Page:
The use of pharmacological thrombosis prophylaxis decreases the risk of thrombotic events in COVID-19.82 However, despite the use of thrombosis prophylaxis and therapeutic anticoagulation, the risk of thromboembolic events remained high and appeared not to be sufficient.8,9 Pharmacological targeting of the different pathophysiological mechanisms other than routine anticoagulation therapies might improve the severe clinical course seen in patients with SARS-CoV-2 infection at several of them are currently clinically being tested. At the level of platelets, anti-polyP antibodies have the potential to ameliorate the hyperinflammatory and prothrombotic state.83 Although successful in animal models,84 no human drug currently exists. Blocking FXI or FXII is an appealing option and both have been shown to prevent contact activated thrombosis in animal models. Considering its role in the bradykinin pathway, FXII is the attractive target in SARS-CoV-2 related pathology. From this point of view, blocking FXIIa by its strong inhibitor C1-esterase inhibitor (C1-INH) is of interest and is currently been explored by Osthoff and colleagues at the University Hospital Basel in Switzerland. The potential role of plasma kallikrein in case of SARS-CoV-2 infection may be summarized as (1) the activation of FXII with the end-product thrombin (2) the generation of bradykinin with subsequent vascular permeability and leakage, (3) the activation of the renin-angiotensin system through conversion of renin from pre-renin leading to a pro-inflammatory state through increased angiotensin 1 receptor activation and (4) the activation of C5, in part through activation of C1 via FXII and in part through activation of C3 via plasmin. The inhibition of plasma kallikrein might therefore play a central role as target treatment, especially as 2 drugs are already on the market (lanadelumab and ecallantide). The use of these agents, alone or in combination with other agents acting on complement, coagulation and/or renin-angiotensin systems, might be an attractive treatment strategy. At the level of the complement system, the risk of thrombotic complications in patients with paroxysmal nocturnal hemoglobinuria, a rare life threatening disease manifesting with hemolytic anemia, bone marrow failure and thrombosis, has well been established.85 Even more so, treatment with the C5 blocking agent eculizumab decreases these thrombotic risk significantly indicating the inhibition of complement activation as a possible target to reduce the risk of thrombotic complications.86 Finally, the interplay between inflammation and thrombosis has already being stressed. Interfering with anti-inflammatory agents, such as tocilizumab, anti-IL-6, anti-IL-1 and others, could have a beneficial effect on the level of coagulopathy as well. Future research to prevent or treat the SARS-CoV-2 infection related coagulopathy should therefore focus on targets other than regular antithrombotic treatment.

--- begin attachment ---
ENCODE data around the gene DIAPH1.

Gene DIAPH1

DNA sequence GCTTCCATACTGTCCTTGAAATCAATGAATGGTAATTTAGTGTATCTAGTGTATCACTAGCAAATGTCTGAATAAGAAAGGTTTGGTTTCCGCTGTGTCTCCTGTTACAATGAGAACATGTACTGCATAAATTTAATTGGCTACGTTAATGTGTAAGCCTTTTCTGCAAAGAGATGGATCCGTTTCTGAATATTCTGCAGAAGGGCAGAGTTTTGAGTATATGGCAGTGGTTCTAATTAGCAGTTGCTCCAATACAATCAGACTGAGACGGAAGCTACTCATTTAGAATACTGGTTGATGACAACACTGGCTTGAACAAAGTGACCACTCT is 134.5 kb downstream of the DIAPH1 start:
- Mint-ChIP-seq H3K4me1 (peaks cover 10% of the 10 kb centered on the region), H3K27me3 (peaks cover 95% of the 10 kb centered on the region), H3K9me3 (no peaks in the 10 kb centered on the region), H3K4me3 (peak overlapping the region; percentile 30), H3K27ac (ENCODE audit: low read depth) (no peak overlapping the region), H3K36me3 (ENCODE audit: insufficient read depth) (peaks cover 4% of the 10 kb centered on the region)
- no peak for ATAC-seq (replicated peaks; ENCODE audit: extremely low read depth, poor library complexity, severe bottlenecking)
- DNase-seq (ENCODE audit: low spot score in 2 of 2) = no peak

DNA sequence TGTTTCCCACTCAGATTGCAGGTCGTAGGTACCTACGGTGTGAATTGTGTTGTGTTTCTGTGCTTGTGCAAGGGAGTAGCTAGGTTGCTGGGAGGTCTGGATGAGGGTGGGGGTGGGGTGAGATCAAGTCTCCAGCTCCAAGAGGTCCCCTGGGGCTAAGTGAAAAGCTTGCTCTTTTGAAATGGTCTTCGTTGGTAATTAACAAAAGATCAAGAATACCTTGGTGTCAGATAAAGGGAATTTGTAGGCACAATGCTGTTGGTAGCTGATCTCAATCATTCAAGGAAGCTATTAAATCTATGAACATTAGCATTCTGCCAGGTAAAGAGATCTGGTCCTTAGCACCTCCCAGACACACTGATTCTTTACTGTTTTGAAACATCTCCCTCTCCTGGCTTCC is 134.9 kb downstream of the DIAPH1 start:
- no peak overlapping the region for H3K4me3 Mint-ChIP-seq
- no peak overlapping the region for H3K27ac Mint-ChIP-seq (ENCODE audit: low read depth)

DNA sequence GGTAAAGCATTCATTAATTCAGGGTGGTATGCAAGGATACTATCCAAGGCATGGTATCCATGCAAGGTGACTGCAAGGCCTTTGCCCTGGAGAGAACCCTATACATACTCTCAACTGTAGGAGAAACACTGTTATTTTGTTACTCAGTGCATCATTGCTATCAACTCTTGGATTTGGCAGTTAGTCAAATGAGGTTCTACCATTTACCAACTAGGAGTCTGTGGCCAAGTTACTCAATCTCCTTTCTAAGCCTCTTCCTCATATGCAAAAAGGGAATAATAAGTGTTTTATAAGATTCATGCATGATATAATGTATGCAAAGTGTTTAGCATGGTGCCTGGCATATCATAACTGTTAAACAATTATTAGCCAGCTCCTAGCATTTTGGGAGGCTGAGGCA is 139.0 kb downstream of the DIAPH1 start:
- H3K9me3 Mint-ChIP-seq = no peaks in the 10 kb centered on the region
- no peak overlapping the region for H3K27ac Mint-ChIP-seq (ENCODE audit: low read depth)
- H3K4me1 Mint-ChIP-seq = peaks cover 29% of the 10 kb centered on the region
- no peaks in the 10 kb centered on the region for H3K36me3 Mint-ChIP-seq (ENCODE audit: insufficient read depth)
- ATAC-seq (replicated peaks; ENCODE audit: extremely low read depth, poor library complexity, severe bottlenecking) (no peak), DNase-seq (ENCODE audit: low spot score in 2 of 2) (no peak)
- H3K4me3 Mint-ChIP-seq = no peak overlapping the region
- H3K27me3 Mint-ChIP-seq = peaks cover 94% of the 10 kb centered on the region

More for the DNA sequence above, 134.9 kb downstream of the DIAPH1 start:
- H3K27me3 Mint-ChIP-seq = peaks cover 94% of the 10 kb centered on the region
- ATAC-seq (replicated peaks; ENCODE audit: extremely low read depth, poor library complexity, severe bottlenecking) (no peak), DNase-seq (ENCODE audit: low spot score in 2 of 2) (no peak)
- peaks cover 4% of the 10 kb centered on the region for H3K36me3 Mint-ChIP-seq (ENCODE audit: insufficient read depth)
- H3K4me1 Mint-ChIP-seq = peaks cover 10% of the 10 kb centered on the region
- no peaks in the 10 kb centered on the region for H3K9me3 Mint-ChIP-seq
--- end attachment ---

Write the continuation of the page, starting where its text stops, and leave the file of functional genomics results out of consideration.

The severe critical illness as seen in patients infected with SARS-CoV-2 is characterized by multiple organ failure and a deep hypoxia related to ARDS and pulmonary embolism. Central in the pathogenesis are the activation of the renin-angiotensin, the kallikrein-kinin, the complement and the coagulation system. Pharmacological interventions aimed at these mechanisms may alter the clinical course in these patients.